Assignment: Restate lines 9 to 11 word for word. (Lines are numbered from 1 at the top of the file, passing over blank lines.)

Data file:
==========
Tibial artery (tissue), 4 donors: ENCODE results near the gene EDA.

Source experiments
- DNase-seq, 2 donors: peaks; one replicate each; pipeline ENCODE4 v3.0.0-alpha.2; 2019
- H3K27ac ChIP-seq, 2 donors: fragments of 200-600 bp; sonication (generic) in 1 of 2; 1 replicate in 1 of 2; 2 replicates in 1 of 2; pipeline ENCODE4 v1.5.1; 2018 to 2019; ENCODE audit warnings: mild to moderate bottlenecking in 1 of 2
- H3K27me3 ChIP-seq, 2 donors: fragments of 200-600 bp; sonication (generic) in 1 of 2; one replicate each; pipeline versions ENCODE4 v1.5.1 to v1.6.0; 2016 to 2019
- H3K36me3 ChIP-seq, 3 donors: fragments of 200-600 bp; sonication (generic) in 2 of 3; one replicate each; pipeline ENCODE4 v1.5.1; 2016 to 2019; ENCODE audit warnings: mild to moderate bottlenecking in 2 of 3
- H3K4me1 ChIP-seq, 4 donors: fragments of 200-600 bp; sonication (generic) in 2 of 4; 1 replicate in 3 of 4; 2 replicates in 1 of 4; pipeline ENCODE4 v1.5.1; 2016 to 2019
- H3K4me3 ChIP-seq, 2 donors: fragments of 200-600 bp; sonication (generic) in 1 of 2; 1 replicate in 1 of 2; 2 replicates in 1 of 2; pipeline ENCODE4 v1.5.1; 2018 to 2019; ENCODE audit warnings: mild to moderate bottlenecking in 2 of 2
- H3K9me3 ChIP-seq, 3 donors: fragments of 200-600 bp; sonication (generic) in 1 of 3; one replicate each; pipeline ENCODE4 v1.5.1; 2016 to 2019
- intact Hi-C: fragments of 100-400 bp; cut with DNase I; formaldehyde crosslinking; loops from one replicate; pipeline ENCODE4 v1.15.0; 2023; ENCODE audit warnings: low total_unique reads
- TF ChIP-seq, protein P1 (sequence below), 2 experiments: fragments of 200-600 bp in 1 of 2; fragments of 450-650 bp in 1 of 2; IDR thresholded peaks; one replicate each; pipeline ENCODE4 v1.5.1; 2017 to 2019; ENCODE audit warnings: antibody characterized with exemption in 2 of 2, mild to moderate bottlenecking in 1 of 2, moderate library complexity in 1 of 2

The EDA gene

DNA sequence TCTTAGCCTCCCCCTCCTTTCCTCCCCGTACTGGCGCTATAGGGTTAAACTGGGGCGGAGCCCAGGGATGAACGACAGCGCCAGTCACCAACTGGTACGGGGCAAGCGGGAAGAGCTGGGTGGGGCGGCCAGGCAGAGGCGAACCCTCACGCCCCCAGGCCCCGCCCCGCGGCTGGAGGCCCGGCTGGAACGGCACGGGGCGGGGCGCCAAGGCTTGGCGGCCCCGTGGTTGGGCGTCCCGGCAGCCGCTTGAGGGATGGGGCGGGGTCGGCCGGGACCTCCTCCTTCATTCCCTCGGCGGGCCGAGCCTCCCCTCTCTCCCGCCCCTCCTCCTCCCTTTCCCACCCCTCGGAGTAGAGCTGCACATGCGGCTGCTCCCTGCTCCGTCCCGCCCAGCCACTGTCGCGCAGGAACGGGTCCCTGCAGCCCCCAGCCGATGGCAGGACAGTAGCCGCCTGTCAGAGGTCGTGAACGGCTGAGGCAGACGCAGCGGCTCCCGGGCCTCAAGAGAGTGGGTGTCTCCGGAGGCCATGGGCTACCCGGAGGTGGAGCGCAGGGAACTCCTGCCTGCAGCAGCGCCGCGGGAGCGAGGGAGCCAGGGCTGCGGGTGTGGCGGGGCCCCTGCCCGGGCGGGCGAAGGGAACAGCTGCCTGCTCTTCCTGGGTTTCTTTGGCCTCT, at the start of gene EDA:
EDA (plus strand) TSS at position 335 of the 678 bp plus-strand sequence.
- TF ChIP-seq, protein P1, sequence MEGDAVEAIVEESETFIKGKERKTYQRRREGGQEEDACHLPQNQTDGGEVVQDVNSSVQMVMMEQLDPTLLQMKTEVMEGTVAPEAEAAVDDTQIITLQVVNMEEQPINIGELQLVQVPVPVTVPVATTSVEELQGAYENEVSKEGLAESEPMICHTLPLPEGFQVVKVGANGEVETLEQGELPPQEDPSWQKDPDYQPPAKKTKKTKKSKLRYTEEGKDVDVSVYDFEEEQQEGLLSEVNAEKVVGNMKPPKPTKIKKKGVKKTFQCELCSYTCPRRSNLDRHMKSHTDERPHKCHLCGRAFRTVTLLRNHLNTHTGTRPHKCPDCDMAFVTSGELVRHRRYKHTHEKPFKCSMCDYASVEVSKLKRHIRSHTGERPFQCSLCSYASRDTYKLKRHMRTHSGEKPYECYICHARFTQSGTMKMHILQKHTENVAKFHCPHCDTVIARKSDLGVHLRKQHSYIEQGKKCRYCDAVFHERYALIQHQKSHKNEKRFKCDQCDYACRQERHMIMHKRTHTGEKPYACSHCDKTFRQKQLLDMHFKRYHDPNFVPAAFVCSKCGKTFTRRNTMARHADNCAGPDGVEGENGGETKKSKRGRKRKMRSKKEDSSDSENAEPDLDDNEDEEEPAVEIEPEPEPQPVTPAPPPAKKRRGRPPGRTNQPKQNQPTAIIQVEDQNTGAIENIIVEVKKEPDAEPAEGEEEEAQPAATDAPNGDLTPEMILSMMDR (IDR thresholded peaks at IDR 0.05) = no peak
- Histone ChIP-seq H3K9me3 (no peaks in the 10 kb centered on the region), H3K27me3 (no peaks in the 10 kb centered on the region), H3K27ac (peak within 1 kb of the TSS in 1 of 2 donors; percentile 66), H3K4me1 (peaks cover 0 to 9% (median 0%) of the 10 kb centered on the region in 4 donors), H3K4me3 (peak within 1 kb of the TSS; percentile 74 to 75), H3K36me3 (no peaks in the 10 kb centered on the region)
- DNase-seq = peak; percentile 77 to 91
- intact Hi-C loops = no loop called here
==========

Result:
- H3K9me3 ChIP-seq, 3 donors: fragments of 200-600 bp; sonication (generic) in 1 of 3; one replicate each; pipeline ENCODE4 v1.5.1; 2016 to 2019
- intact Hi-C: fragments of 100-400 bp; cut with DNase I; formaldehyde crosslinking; loops from one replicate; pipeline ENCODE4 v1.15.0; 2023; ENCODE audit warnings: low total_unique reads
- TF ChIP-seq, protein P1 (sequence below), 2 experiments: fragments of 200-600 bp in 1 of 2; fragments of 450-650 bp in 1 of 2; IDR thresholded peaks; one replicate each; pipeline ENCODE4 v1.5.1; 2017 to 2019; ENCODE audit warnings: antibody characterized with exemption in 2 of 2, mild to moderate bottlenecking in 1 of 2, moderate library complexity in 1 of 2